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Belt v. P.F. Chang's China Bistro, Inc.

United States District Court, E.D. Pennsylvania

August 15, 2019

STEVEN BELT, et al., Plaintiffs.
v.
P.F. CHANG'S CHINA BISTRO, INC., Defendant.

          MEMORANDUM

          ANITA B. BRODY, J.

         Plaintiffs Steven Belt, Laura Council, and James Harris bring a putative class and collective action against P.F. Chang's China Bistro, Inc. (“P.F. Chang's”), alleging wage and overtime violations of the Pennsylvania Minimum Wage Act[1] (“PMWA”), 43 Pa. Stat. Ann. §§ 333.104(a), 333.104(c) and the Fair Labor Standards Act (“FLSA”), 29 U.S.C. §§ 206, 207(a).[2] P.F. Chang's moves for judgment on the pleadings.[3] I will deny P.F. Chang's motion.

         I. Background

         A. Factual Background[4]

         P.F. Chang's operates hundreds of restaurants throughout the United States. Compl. ¶ 8. At the time of the filing of the Complaint, Plaintiffs were employed as Servers at various P.F. Chang's restaurants.[5] Compl. ¶ 30.

         Plaintiffs were required to perform three different categories of work: tipped work, untipped work related to their occupation as Servers, and work unrelated to their occupation as Servers.[6] Plaintiffs' tipped work included “serving food and drinks to patrons, ” “wait[ing] on tables and describing] daily specials, ” “regularly check[ing] on patrons throughout their meal, ” and collecting payment from customers. Compl. ¶ 30. P.F. Chang's also required Plaintiffs to perform work that did not give them the ability to earn tips because it “did not involve interacting with, nor serving food and beverages to customers.” Compl. ¶ 31. This untipped work included both tasks related to Plaintiffs' employment as Servers, and tasks unrelated to Plaintiffs' employment as Servers.[7] The untipped work included:

• Preparatory tasks, such as labeling sauces, preparing drink machines, filling sugar caddies, polishing dishes, and rolling silverware;
• Sanitation and maintenance tasks, such as sanitizing the kitchen and dining area and bagging and taking out trash; and
• Cleaning tasks, such as cleaning tables and chairs, dusting, sweeping, and polishing.

Compl. ¶¶ 32-34. Plaintiffs' schedules varied, but they routinely worked between twenty and fifty hours each week, in six- to ten-hour shifts. Compl. ¶ 44. During each shift, Plaintiffs spent approximately thirty to fifty percent of their time performing work that did not give them the opportunity to earn tips. Compl. ¶ 45.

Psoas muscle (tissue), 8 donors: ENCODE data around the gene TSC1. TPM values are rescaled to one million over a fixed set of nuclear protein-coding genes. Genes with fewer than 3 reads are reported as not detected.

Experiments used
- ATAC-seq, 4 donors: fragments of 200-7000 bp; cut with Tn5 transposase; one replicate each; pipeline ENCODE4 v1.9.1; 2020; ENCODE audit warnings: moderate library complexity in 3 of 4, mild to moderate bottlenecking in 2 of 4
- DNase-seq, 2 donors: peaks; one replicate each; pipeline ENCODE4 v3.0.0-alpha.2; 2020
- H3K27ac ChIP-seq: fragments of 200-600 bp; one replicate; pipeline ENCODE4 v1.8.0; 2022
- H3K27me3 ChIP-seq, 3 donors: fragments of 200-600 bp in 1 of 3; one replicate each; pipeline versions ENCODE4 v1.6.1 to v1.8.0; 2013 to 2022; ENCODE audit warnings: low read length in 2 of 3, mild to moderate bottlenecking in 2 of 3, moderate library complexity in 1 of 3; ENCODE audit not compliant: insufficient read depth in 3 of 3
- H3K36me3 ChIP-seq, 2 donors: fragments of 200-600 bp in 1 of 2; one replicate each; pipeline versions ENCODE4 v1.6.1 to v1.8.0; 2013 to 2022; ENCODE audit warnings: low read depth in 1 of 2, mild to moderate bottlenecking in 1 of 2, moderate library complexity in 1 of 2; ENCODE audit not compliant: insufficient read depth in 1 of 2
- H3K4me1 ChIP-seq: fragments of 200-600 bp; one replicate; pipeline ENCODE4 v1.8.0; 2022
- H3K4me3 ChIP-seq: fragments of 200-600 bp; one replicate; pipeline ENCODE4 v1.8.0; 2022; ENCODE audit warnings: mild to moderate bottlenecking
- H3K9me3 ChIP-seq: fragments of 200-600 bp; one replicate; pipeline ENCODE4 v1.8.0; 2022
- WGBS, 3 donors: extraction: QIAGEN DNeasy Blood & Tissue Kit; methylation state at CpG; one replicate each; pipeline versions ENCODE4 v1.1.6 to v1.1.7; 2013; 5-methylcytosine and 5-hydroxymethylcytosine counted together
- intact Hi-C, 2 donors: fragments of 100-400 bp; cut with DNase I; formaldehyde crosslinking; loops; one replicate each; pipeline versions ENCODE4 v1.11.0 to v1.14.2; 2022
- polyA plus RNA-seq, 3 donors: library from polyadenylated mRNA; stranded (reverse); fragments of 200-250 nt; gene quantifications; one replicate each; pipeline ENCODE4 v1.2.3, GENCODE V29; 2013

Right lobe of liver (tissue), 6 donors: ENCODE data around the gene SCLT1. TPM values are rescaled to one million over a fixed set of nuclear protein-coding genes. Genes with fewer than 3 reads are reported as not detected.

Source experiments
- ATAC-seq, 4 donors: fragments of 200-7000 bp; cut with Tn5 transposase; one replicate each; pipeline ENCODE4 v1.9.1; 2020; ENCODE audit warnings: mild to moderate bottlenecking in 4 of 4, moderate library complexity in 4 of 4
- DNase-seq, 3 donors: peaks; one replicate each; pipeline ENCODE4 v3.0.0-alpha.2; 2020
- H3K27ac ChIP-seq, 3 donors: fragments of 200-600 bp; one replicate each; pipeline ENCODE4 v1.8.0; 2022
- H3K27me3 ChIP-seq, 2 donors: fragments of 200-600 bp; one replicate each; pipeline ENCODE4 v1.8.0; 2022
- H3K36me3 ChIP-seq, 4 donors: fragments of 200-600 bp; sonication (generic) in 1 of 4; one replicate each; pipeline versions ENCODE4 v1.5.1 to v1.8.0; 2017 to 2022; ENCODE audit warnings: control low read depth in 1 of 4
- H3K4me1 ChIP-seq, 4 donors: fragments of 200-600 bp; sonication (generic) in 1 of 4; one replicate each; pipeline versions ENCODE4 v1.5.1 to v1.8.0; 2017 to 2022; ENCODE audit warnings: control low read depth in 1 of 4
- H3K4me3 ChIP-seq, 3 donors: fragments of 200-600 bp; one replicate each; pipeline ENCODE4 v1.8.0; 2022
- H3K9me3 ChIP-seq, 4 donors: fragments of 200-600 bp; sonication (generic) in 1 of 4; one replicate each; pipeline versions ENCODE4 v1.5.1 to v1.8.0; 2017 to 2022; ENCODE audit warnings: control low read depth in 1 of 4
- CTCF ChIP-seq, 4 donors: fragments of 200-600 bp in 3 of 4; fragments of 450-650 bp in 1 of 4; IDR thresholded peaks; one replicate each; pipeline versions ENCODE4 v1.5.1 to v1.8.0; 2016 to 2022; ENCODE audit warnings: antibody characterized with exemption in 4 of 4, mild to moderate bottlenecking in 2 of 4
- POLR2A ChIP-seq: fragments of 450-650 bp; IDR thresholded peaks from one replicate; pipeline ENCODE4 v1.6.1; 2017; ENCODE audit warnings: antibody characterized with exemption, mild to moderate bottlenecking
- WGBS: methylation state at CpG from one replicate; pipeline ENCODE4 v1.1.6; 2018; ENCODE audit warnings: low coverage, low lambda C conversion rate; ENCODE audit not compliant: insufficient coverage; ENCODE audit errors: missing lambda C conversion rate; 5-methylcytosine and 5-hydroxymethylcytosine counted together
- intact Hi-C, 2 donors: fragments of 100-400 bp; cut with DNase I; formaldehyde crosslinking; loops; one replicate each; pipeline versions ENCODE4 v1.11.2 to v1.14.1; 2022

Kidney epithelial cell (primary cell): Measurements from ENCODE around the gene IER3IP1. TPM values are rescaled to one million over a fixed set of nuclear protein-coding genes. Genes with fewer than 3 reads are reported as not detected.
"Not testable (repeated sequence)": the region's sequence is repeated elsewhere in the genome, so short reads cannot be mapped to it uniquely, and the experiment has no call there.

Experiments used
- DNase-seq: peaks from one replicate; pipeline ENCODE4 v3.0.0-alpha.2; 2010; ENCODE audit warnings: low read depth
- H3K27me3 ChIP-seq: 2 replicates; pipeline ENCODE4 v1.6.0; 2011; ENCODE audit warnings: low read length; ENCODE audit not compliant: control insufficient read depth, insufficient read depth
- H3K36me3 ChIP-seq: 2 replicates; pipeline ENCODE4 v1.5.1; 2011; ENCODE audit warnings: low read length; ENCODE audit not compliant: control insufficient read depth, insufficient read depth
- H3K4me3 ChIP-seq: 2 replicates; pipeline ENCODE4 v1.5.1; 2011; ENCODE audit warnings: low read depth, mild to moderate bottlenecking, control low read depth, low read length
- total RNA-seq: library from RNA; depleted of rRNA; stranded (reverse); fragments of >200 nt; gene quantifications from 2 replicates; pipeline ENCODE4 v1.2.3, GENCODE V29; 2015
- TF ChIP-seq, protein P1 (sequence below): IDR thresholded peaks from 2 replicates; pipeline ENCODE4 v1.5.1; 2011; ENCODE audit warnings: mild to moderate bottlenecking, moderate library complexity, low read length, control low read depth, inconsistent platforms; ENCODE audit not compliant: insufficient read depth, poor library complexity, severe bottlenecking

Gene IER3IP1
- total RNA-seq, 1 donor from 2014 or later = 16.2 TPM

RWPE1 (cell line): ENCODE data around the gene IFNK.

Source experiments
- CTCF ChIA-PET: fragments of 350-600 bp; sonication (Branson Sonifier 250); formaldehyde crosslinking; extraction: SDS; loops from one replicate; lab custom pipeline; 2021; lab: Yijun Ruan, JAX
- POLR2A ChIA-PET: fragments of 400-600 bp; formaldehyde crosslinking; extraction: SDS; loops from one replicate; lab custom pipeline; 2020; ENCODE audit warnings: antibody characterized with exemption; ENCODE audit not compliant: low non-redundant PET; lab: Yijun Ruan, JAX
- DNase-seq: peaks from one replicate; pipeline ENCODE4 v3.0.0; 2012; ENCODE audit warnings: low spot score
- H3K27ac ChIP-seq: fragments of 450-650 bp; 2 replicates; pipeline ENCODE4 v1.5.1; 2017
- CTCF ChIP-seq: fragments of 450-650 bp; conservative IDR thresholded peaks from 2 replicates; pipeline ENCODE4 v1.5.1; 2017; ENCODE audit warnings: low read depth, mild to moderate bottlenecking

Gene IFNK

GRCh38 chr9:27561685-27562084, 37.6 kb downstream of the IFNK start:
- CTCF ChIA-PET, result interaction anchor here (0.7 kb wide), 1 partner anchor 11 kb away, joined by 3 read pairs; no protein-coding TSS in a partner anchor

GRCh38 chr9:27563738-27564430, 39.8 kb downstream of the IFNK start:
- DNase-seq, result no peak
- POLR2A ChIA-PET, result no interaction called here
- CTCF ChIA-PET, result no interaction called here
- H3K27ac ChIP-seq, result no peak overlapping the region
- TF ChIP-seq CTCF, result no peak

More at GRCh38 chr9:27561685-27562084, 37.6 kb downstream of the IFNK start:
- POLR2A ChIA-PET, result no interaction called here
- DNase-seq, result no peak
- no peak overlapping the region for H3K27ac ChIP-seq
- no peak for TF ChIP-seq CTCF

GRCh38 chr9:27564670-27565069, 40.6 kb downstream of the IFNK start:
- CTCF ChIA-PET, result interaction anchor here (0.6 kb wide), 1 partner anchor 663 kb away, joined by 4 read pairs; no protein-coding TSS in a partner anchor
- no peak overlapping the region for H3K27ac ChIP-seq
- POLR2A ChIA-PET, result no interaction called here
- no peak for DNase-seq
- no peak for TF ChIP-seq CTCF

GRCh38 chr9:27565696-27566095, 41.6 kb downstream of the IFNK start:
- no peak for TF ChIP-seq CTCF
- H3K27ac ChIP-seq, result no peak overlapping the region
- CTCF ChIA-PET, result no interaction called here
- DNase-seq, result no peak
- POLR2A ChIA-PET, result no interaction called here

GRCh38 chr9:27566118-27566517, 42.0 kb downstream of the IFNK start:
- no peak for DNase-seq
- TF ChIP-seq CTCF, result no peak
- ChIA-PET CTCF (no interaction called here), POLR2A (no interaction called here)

Plaintiffs were paid at the tip-credit minimum wage rate-as opposed to the full minimum wage rate-for the entirety of the hours worked for P.F. Chang's.[8] Compl. ¶¶ 38-40. They were paid at the tip-credit rate for both their tipped and untipped work. Compl. ¶ 47.

         B. Statutory and Regulatory Framework

         The Fair Labor Standards Act (“FLSA”), a Department of Labor (“DOL”) regulation known as the “Dual Jobs regulation, ” and a DOL policy document called the Field Operations Handbook (“FOH”) set forth the framework for determining when an employer is excused from paying an employee the full minimum wage. I will discuss each of these instruments in turn.

         1. The Fair Labor Standards Act

         The original FLSA, enacted in 1938, requires employers to pay a minimum hourly wage. 29 U.S.C. § 206(a)(1)(C). In 1966, the FLSA was amended to also allow an employer, under certain circumstances, to utilize the tips of a “tipped employee” to meet its minimum wage obligations. See Fair Labor Standards Act, Pub. L. 89-601, 80 Stat. 830 (1966). Section 203(m) of the FLSA provides:

In determining the wage an employer is required to pay a tipped employee, the amount paid such employee by the employee's employer shall be an amount equal to-
i. the cash wage paid such employee which for purposes of such determination shall be not less than the cash wage required to be paid such an employee on August 20, 1996 [$2.13]; and